Earthworms Gaia’s best friends
It is said that earthworms ventured out from the sea 500M years ago and colonized terrestrial environments.
Since then, they have developed a large diversity of life forms distributed among several thousand species able to exploit any ecological niche in the soil and litter environment. They have developed strong interactions with all soil organisms through their remarkable activity as soil ecosystem engineers. Their widely acknowledged participation in the provision of soil ecosystem services has been described in many scientific outlets. Earthworms are also described as efficient protectors of plants through still little understood molecular (and other) mechanisms. So far we only know that very intimate interactions involving plant gene expression are at hand.
Earthworms must have gone through a number of major disturbances and changes. The shift from Gymnosperm to Angiosperm dominant vegetation likely affected the quality of organic inputs to litter and soils greatly. More recently, they lived through the great Quaternary glaciations and recolonized the newly formed soils after glacial retreat in Northern Europe and America. The Anthropocene is now at hand. Many earthworm species will likely disappear as a result of conversion or modification of their natural habitat, many of them without ever having been given a scientific name. Conservation implies creation of a very dense network of relatively small reserve areas.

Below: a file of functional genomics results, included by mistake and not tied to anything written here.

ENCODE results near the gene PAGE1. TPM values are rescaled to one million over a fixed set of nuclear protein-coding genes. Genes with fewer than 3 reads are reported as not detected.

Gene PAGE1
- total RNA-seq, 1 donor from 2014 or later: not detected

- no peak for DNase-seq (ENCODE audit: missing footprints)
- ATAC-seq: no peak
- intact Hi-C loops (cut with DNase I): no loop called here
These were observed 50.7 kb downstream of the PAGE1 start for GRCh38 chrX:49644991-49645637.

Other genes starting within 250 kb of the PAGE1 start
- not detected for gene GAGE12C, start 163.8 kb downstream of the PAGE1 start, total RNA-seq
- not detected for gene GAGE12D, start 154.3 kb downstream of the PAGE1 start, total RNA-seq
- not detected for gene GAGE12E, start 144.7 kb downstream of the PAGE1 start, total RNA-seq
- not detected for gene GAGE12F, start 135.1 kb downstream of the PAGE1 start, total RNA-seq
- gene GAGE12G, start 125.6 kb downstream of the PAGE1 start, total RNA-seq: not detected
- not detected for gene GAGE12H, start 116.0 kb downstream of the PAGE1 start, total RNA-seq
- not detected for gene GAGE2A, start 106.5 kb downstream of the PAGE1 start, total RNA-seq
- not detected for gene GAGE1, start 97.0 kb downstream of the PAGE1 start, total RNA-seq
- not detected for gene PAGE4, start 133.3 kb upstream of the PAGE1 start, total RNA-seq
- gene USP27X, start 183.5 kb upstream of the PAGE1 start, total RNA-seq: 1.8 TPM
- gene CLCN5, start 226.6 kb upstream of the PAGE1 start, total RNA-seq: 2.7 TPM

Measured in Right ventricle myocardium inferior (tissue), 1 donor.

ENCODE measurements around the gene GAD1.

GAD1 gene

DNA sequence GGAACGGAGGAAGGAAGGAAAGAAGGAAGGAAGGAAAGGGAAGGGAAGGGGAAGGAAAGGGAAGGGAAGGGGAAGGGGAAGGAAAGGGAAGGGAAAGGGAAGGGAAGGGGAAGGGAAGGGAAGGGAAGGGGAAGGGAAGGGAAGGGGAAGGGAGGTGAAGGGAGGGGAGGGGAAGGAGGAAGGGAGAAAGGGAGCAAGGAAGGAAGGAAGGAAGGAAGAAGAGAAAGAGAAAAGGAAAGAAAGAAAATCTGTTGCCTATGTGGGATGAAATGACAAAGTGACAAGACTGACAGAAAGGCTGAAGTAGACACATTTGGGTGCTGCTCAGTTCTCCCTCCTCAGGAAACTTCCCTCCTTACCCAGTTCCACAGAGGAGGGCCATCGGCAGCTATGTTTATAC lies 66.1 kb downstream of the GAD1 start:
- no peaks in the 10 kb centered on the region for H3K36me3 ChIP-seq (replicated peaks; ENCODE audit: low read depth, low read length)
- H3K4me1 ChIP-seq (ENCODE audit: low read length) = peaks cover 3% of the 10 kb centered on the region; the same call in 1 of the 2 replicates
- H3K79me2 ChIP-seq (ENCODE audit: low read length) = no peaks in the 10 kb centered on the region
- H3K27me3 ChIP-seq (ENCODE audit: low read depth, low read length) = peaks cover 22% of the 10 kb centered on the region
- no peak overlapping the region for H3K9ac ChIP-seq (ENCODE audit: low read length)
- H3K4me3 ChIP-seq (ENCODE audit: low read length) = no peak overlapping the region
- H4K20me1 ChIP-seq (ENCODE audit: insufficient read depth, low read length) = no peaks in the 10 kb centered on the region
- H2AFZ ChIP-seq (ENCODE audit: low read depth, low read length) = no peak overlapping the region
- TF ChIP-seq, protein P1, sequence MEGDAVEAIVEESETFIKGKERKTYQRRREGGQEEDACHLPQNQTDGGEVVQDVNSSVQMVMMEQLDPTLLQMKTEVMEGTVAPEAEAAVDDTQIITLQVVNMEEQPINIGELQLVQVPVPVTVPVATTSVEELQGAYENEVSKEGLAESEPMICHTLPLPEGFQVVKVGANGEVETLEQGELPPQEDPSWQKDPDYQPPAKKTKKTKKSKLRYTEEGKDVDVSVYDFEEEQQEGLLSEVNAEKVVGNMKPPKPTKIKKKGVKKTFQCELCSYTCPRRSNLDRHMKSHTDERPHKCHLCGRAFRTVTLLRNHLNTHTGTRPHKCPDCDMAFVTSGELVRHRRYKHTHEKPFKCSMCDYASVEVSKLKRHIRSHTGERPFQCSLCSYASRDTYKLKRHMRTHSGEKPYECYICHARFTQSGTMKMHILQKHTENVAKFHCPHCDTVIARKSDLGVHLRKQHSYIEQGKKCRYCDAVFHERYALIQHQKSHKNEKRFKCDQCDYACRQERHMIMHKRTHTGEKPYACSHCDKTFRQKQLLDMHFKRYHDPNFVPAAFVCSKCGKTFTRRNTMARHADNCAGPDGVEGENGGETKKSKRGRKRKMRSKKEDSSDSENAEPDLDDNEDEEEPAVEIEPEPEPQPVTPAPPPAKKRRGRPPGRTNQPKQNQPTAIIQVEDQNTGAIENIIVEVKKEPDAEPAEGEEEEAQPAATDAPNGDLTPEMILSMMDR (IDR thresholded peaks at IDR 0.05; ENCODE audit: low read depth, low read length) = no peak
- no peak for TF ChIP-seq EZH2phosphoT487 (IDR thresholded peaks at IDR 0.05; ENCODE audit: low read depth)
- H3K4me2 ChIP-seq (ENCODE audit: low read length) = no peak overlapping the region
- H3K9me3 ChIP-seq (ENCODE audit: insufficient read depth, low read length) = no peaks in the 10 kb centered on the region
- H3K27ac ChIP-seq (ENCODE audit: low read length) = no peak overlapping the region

However, a small number of peregrine species, specially adapted to great disturbances, are already mitigating damages to soils and plant communities. The remarkable ability of this group to create new species will likely help them to replace the extinct groups of poorly adapted species, at a fast, although still geological, pace. Earthworms will remain Gaia’s best friends and help through yet another great disturbance.
International Symposium of Earthworm Ecology (ISEE 9), Xalapa, Mexico, 5-9 september 2010. Introductory Conference